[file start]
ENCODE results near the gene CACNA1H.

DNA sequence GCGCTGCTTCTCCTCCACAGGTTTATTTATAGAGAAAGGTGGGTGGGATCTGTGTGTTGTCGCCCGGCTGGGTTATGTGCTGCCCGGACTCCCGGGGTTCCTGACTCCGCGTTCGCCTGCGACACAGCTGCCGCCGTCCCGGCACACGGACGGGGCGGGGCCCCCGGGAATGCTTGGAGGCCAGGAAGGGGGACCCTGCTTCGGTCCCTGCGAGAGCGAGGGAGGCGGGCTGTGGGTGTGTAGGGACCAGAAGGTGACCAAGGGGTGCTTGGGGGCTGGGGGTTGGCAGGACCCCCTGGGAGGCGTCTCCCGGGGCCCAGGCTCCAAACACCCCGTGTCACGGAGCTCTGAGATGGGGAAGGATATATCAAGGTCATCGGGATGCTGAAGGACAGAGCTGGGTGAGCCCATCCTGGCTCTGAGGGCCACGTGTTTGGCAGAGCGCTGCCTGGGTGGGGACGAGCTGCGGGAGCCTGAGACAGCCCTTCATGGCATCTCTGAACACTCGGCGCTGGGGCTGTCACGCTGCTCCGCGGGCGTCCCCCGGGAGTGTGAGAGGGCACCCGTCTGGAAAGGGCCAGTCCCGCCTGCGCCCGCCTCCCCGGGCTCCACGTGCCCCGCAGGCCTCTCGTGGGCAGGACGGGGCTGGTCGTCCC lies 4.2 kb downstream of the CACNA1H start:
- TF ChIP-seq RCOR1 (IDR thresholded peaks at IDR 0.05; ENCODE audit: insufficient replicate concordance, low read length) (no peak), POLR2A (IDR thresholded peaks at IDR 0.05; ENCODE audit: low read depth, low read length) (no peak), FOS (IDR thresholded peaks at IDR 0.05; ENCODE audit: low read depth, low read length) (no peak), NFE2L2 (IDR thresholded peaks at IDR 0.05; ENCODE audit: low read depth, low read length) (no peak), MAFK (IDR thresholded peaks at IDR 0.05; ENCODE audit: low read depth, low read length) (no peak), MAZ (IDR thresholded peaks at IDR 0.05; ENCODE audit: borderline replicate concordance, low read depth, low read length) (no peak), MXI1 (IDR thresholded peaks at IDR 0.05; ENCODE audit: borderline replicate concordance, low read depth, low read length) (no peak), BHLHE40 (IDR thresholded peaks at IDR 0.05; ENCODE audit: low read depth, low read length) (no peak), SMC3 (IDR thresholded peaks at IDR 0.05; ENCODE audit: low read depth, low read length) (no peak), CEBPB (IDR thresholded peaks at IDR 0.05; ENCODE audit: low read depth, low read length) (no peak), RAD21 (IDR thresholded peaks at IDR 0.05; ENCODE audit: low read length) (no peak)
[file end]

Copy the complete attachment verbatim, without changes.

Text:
ENCODE results near the gene CACNA1H.

DNA sequence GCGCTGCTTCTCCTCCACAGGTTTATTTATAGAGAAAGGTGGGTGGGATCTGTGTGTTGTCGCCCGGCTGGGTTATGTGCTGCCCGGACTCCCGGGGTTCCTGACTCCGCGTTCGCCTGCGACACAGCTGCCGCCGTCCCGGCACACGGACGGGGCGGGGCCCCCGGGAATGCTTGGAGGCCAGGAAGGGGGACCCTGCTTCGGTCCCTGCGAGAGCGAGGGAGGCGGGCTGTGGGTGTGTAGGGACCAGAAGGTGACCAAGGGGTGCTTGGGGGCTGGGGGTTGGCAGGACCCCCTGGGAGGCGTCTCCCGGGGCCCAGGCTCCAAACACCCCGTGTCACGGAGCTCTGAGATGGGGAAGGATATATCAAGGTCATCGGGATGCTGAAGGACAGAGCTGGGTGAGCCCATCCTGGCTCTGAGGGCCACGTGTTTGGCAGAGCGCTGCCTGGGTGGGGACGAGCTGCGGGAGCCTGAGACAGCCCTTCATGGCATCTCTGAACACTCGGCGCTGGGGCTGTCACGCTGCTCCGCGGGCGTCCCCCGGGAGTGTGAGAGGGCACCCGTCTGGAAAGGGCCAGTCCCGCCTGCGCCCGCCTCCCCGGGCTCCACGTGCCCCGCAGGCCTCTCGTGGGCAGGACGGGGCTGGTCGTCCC lies 4.2 kb downstream of the CACNA1H start:
- TF ChIP-seq RCOR1 (IDR thresholded peaks at IDR 0.05; ENCODE audit: insufficient replicate concordance, low read length) (no peak), POLR2A (IDR thresholded peaks at IDR 0.05; ENCODE audit: low read depth, low read length) (no peak), FOS (IDR thresholded peaks at IDR 0.05; ENCODE audit: low read depth, low read length) (no peak), NFE2L2 (IDR thresholded peaks at IDR 0.05; ENCODE audit: low read depth, low read length) (no peak), MAFK (IDR thresholded peaks at IDR 0.05; ENCODE audit: low read depth, low read length) (no peak), MAZ (IDR thresholded peaks at IDR 0.05; ENCODE audit: borderline replicate concordance, low read depth, low read length) (no peak), MXI1 (IDR thresholded peaks at IDR 0.05; ENCODE audit: borderline replicate concordance, low read depth, low read length) (no peak), BHLHE40 (IDR thresholded peaks at IDR 0.05; ENCODE audit: low read depth, low read length) (no peak), SMC3 (IDR thresholded peaks at IDR 0.05; ENCODE audit: low read depth, low read length) (no peak), CEBPB (IDR thresholded peaks at IDR 0.05; ENCODE audit: low read depth, low read length) (no peak), RAD21 (IDR thresholded peaks at IDR 0.05; ENCODE audit: low read length) (no peak)